A new year is a great excuse for starting fresh. My fresh start for 2012 is to begin the process of letting go of some of my mothering responsibilities. Now that my children are older (12 and twenty) and fully capable of making their own beds, for example, or bringing their laundry hampers into the basement, I’ve decided to step back so that they can step forward. After all, I remind myself, am I really doing them a favour in the long run by always doing for them what they can do for themselves.
I want to be clear that I don’t think there’s anything wrong with “doing” for them. If my daughter is studying in her room, there’s nothing wrong with surprising her with a cup of hot chocolate and cookies, even though she can boil the kettle and make a snack herself. Nothing wrong with offering to drive her to a friend because it’s cold out and she’d otherwise have to take the bus. These are examples of ways I can show how much I care. They differ, however, from feeling that I have to take responsibility because I think that it’s my obligation to do so or taking responsibility because I fear being blamed if I somehow don’t perform in a way that has become expected. It’s about doing because I want to, not because I feel I have to.
My first step back means that I have to make sure that both of the girls’ alarm clocks are in good working order and that they knew how to set them. Who am I kidding? They are more adept at making electronic things operational than I’ll ever be. My next step involves sharing my intentions with them. Not in a way that makes them feel as if they are being punished, but in a loving, caring way. So, I told them – “I love you guys and I certainly don’t want to see you being late for school, but I’m also tired of and stressed about having to nag you to get out of bed in the morning. So, I’m giving you advance warning that as of the first day of school I won’t be waking you up anymore. It will be your responsibility to set your alarm and get yourselves up with sufficient time to get out of the house on time. I figure that you are more than capable of doing that.”
The response wasn’t too favourable. Turns out they like being woken up by me, even when I’m frustrated. My older daughter asked if I could at least come in once and promised that I wouldn’t have to come back in. My younger daughter said how much she enjoyed snuggling with me in the morning. I almost stepped back into the ring, but I held back and stood my ground. As I write this, less than a week before school begins again, I am still feeling strong. I know that it will take nerves of steel to remain this way, especially as I see the clock ticking closer to the morning bell at school. I know that if I give in – even once – that the exception will become the rule and I will have blown my opportunity for a fresh start.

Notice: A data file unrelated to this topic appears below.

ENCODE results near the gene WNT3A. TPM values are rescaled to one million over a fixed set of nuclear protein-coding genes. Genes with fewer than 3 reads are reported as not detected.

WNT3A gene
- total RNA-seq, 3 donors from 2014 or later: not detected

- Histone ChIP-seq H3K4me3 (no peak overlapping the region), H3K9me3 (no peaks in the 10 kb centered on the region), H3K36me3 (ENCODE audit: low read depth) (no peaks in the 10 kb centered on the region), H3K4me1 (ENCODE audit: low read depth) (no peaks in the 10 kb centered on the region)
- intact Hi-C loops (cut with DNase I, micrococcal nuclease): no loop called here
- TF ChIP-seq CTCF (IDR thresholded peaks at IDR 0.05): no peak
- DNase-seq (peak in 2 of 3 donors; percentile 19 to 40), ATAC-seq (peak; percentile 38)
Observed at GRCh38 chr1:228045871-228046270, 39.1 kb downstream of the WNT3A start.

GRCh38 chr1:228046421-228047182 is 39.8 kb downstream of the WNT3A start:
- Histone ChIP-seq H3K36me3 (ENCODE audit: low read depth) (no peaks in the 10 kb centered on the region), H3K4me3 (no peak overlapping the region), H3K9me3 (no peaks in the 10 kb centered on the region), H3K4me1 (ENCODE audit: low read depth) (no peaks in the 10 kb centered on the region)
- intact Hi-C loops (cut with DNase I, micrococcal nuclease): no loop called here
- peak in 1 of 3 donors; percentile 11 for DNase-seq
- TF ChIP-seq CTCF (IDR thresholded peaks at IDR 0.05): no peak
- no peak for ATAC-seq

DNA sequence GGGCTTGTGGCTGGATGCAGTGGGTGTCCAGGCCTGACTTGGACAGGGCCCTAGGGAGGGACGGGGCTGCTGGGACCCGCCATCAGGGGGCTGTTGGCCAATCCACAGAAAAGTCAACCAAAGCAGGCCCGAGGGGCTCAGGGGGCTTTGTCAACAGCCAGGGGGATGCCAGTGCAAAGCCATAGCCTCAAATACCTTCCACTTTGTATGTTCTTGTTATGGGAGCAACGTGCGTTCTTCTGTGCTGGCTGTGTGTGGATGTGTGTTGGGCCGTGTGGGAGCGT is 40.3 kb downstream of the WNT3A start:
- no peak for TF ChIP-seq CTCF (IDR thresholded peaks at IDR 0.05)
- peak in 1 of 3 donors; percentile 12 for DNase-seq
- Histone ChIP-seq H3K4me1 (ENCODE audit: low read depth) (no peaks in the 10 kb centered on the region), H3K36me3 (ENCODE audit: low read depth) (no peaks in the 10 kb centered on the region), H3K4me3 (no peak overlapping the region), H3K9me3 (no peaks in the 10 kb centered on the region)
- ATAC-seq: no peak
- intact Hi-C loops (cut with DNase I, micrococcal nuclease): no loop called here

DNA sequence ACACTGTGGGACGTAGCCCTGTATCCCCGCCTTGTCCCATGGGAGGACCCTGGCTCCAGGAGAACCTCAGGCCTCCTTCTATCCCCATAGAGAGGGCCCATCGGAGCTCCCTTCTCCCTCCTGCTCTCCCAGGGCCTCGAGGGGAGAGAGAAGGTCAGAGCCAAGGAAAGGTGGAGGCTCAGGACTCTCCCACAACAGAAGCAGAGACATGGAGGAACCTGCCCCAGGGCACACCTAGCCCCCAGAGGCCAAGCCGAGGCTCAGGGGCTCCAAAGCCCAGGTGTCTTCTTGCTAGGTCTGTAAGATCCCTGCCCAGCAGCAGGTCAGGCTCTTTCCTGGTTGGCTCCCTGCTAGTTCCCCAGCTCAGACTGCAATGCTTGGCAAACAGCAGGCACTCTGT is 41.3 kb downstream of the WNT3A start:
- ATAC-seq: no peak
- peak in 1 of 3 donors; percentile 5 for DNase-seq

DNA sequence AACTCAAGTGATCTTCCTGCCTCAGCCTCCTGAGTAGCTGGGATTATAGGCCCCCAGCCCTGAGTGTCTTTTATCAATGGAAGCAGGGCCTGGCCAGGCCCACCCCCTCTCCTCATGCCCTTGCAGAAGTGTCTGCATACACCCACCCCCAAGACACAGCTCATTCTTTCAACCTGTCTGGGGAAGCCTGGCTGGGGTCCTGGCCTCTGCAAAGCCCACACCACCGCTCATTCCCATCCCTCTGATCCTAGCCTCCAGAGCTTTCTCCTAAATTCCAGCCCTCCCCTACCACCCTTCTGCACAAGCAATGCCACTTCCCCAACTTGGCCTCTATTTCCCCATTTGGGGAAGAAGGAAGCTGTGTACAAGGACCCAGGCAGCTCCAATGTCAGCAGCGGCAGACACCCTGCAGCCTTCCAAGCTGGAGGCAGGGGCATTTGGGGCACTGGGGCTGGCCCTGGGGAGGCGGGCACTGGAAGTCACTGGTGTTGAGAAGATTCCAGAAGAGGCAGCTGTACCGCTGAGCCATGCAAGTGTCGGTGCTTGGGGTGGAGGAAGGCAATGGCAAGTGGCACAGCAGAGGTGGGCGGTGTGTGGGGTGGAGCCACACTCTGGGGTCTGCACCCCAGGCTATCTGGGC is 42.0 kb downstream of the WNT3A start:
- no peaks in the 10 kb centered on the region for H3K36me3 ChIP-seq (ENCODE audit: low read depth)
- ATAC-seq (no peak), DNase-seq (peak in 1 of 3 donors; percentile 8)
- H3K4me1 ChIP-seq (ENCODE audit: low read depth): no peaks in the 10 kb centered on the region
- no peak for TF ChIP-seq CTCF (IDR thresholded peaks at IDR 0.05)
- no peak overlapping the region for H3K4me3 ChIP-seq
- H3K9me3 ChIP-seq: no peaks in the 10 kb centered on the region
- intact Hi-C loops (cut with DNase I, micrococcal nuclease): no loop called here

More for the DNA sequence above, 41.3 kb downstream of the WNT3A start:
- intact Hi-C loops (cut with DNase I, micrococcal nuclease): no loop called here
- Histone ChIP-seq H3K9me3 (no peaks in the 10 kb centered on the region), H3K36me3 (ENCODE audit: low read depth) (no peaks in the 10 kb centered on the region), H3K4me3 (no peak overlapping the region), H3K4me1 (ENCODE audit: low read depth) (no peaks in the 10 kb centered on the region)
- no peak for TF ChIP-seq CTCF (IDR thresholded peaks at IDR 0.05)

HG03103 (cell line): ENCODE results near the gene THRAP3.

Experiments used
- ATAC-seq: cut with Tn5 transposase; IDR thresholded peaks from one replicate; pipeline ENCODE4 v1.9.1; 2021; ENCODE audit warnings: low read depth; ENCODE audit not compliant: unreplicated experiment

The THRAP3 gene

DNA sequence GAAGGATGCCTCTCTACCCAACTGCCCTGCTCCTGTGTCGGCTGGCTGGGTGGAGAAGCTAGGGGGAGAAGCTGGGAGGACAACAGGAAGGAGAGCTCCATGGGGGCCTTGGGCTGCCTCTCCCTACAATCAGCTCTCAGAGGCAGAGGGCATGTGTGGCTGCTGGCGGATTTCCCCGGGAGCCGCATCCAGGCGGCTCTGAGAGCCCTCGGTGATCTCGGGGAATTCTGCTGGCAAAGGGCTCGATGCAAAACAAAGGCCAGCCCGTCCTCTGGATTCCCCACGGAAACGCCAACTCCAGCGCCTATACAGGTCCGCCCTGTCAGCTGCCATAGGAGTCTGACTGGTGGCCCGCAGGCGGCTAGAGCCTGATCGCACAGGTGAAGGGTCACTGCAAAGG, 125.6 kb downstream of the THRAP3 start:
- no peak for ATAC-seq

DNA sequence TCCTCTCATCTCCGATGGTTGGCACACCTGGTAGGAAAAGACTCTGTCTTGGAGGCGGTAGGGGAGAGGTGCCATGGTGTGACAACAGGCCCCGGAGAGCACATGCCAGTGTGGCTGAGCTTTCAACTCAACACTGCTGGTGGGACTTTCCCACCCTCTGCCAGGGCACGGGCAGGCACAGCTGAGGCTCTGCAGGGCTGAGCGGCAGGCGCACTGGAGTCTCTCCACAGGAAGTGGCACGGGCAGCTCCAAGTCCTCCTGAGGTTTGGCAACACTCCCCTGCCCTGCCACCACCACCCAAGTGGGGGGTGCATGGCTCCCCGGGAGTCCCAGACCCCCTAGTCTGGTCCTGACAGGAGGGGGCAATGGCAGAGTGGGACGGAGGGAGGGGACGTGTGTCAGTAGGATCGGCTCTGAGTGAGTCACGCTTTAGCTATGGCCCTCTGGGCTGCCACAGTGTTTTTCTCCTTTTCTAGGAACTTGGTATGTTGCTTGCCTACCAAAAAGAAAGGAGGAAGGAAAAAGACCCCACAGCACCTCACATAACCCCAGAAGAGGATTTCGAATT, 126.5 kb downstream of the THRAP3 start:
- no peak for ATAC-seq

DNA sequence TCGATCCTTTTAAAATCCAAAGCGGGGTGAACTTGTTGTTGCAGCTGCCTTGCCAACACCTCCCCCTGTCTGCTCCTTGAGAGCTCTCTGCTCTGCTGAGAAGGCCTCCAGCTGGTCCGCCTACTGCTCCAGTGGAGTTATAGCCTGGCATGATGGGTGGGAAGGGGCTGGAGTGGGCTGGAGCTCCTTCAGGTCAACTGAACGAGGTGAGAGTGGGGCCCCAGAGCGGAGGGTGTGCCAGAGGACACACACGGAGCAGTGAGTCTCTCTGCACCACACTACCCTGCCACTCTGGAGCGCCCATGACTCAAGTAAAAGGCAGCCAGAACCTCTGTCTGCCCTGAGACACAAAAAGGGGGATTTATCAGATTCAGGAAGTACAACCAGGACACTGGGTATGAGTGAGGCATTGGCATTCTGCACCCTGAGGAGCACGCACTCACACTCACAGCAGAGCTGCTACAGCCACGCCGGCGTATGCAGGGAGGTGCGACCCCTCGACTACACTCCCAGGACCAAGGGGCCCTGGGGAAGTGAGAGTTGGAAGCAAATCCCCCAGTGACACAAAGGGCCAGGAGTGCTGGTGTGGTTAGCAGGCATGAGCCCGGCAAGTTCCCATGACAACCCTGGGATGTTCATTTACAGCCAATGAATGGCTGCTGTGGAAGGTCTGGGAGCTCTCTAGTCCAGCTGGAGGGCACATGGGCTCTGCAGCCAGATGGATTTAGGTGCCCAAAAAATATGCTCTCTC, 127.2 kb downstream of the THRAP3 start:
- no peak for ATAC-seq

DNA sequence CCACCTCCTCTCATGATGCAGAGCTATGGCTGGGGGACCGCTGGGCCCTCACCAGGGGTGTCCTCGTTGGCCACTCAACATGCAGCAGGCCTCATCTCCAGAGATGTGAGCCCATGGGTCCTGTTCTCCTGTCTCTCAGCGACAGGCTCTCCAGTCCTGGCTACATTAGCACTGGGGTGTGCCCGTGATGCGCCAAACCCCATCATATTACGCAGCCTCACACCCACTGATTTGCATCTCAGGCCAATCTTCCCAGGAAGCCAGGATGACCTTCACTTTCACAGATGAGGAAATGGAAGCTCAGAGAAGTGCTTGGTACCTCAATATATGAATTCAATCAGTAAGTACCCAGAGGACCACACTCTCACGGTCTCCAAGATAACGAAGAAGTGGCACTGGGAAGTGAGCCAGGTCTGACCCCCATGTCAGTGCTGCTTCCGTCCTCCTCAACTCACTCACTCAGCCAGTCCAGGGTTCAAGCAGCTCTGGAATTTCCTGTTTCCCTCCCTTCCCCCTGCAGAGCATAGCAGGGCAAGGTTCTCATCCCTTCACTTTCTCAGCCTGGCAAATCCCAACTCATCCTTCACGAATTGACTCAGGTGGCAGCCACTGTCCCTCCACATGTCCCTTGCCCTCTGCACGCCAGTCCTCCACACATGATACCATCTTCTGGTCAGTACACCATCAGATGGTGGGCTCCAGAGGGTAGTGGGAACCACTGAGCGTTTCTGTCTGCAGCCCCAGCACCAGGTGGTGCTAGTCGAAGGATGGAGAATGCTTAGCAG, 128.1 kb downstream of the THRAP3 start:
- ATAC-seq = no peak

I figure that once I have remained resolute and steadfast in my attempt to encourage them towards greater independence, that I can then move onto other areas. The possibilities are endless. Imagine – I may even get them to make their own school lunches or order in pizza for the family.
When children are given more personal responsibility, they learn about accountability – such as when they sleep in, arrive late to school and have to explain why or when they don’t complete their homework on time and have to stay in during recess to complete it. Their self confidence and self worth is also enhanced as they become more self reliant. They feel proud of being able to take care of themselves, proud to be “cleaning up” after themselves and proud about becoming increasingly self reliant. My bet is that another positive side effect to pulling back is that, along the way, your children will show more appreciation when you do offer your help. When your time is more of a privilege than an expectation, they appreciate you doing for them rather than being disappointed or angry when you don’t.
Now, just don’t tell your children I told you so!
Sara Dimerman is registered with the College of Psychologists of Ontario and provides counselling to individuals, couples and families out of the Parent Education & Resource Centre in Thornhill, Ontario. She is the author of two parenting books, ‘Am I A Normal Parent?’ and ‘Character Is the Key’ and is one of North America’s leading parenting experts. Learn more or listen to advice from Sara and her colleagues by searching for “helpmesara” podcasts on iTunes or by visiting www.helpmesara.com